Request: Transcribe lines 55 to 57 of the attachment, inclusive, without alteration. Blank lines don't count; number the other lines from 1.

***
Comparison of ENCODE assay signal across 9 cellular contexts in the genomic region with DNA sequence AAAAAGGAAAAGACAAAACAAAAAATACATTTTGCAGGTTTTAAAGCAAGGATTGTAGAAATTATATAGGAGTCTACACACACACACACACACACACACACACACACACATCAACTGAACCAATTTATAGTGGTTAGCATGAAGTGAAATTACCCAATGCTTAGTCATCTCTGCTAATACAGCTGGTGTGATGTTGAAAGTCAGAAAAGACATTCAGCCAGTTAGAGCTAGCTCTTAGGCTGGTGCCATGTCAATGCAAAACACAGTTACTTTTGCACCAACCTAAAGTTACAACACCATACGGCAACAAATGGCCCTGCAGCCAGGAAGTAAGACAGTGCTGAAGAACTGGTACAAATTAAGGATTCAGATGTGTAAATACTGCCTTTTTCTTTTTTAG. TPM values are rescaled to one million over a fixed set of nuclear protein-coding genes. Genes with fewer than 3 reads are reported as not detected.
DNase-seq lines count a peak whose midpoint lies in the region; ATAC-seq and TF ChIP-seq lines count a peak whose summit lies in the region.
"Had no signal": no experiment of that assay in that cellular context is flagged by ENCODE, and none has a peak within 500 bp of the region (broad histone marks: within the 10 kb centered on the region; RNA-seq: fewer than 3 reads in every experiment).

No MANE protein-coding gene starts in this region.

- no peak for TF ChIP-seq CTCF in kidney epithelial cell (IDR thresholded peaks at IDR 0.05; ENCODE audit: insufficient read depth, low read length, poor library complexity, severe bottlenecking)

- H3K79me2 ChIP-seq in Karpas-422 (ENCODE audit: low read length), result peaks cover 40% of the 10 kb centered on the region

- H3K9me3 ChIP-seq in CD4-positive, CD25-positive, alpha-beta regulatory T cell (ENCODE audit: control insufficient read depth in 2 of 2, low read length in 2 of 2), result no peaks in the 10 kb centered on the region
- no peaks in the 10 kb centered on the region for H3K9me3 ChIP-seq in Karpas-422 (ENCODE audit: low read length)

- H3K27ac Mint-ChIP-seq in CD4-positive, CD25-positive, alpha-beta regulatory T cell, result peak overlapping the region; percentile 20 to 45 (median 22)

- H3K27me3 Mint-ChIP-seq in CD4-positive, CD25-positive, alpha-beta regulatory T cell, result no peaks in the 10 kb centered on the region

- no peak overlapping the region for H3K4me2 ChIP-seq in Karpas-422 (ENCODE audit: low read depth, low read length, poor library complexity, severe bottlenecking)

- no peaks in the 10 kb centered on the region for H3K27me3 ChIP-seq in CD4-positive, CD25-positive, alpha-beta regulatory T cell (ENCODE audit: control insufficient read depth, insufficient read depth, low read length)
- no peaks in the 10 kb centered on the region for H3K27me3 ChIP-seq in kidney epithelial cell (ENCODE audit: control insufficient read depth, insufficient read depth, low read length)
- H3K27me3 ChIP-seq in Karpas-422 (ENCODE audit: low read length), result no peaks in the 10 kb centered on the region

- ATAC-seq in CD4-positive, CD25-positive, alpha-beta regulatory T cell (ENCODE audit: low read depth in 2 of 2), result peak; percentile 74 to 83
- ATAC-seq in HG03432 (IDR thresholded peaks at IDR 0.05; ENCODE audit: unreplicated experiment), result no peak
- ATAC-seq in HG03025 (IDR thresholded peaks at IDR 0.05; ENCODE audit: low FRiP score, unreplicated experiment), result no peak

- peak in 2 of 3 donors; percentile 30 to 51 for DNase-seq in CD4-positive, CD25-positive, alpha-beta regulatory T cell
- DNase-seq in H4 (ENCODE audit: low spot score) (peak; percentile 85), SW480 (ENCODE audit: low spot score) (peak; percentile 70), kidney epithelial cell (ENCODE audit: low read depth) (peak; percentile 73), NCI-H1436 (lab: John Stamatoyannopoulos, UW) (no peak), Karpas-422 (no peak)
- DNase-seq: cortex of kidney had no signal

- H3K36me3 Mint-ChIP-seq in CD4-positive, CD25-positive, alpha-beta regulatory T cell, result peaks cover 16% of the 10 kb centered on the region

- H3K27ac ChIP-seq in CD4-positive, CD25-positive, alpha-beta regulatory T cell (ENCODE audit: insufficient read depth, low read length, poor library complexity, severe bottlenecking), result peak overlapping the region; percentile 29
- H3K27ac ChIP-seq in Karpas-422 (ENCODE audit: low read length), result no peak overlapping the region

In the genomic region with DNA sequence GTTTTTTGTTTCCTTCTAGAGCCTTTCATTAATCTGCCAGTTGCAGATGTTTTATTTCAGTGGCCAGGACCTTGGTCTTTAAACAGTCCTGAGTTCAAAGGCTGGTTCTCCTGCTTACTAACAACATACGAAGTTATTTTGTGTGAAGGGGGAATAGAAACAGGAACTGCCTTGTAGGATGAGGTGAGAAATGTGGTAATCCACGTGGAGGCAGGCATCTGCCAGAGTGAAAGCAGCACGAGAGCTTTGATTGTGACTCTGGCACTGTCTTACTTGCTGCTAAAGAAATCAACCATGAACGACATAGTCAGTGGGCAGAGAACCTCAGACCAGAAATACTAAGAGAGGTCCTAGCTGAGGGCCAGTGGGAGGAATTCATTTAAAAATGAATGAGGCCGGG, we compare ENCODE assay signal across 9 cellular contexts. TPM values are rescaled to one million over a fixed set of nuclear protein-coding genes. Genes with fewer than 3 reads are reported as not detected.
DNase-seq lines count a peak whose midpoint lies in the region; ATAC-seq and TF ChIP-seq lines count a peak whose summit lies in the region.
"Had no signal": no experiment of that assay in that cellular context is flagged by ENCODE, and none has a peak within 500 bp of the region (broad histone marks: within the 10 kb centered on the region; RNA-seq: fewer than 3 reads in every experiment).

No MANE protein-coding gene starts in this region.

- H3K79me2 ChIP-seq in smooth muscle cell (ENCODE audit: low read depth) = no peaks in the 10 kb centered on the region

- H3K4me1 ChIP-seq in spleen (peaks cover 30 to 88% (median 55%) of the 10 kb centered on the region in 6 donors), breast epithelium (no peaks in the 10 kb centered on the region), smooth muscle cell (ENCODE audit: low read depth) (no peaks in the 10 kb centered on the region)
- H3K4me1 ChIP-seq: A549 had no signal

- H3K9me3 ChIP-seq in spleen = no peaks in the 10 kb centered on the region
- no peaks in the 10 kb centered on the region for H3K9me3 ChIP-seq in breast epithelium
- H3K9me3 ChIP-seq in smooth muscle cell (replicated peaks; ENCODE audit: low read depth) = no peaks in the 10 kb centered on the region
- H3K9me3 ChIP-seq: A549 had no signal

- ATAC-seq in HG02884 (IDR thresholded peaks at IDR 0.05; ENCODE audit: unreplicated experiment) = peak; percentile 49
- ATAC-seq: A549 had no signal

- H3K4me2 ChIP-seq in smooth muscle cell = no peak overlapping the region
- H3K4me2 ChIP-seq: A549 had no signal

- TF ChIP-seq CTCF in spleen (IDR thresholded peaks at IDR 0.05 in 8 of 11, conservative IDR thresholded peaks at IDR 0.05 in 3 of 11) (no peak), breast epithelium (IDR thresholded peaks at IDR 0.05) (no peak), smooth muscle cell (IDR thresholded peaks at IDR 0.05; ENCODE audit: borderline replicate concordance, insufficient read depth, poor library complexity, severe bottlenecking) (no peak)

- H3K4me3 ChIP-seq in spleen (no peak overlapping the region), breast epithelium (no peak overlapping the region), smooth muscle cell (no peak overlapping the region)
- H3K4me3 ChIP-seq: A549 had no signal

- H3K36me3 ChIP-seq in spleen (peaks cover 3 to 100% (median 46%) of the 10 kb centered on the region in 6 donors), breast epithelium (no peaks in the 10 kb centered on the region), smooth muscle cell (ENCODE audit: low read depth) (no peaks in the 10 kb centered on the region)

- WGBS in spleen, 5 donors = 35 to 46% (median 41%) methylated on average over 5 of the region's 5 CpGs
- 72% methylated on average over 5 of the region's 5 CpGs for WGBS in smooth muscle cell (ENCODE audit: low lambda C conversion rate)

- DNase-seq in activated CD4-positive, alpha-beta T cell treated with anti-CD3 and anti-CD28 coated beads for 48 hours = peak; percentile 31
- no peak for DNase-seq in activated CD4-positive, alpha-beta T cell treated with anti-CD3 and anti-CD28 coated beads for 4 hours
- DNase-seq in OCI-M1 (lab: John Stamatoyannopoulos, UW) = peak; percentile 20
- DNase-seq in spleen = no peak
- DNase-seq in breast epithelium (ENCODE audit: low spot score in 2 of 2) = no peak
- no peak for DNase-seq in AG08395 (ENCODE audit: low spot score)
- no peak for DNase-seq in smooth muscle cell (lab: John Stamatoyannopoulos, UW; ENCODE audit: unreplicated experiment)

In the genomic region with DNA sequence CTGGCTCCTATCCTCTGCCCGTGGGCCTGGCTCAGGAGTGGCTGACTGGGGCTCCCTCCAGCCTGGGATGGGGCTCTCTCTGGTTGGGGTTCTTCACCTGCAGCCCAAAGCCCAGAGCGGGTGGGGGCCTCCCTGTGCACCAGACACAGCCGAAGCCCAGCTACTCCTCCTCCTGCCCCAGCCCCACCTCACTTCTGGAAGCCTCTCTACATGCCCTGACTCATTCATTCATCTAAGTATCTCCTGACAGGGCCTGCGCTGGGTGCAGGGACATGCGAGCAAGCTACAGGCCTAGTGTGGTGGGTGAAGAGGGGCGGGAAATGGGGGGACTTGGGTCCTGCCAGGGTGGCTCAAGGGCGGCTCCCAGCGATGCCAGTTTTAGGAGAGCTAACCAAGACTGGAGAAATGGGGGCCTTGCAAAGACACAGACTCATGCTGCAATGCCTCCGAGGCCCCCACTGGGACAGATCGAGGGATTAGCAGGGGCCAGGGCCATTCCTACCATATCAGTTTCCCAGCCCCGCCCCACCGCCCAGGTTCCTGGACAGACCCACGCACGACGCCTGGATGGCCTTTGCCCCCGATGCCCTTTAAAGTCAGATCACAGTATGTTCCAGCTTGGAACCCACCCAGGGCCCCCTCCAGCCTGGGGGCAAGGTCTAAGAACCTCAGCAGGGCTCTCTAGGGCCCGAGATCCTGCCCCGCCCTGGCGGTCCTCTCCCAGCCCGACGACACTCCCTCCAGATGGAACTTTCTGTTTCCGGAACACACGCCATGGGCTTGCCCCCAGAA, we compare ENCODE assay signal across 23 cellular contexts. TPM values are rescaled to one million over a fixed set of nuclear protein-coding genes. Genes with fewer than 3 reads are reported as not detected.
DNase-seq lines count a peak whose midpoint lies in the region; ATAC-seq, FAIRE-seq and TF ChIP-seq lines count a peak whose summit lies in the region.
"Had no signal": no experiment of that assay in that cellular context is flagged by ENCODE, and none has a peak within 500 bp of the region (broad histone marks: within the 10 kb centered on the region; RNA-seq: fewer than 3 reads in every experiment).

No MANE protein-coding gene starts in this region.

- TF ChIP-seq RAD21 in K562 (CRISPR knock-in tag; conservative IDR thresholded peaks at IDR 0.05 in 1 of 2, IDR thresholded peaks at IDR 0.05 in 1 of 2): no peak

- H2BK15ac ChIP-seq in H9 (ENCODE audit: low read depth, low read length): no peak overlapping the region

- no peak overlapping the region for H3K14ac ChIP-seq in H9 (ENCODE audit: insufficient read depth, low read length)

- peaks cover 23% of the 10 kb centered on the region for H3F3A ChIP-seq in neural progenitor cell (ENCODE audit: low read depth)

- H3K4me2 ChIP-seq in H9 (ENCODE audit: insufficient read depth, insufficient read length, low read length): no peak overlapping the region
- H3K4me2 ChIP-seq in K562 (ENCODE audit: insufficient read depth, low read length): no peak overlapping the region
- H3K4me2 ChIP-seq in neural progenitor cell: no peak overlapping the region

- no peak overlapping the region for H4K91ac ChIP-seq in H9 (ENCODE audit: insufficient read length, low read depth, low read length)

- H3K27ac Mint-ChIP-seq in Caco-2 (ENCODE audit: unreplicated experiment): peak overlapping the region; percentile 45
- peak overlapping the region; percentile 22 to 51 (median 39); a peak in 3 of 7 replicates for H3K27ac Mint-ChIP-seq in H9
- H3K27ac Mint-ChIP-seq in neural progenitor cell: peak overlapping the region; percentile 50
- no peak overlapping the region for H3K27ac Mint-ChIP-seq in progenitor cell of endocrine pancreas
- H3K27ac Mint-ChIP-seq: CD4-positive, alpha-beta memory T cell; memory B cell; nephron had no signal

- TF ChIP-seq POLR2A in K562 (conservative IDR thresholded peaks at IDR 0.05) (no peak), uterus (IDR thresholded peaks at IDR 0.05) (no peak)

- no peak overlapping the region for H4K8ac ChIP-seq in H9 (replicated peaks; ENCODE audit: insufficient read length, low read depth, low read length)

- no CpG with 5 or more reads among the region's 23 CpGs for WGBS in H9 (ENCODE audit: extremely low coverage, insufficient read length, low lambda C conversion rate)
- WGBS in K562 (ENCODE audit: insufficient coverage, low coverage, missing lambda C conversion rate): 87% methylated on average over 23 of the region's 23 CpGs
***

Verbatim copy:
No MANE protein-coding gene starts in this region.

- TF ChIP-seq RAD21 in K562 (CRISPR knock-in tag; conservative IDR thresholded peaks at IDR 0.05 in 1 of 2, IDR thresholded peaks at IDR 0.05 in 1 of 2): no peak

- H2BK15ac ChIP-seq in H9 (ENCODE audit: low read depth, low read length): no peak overlapping the region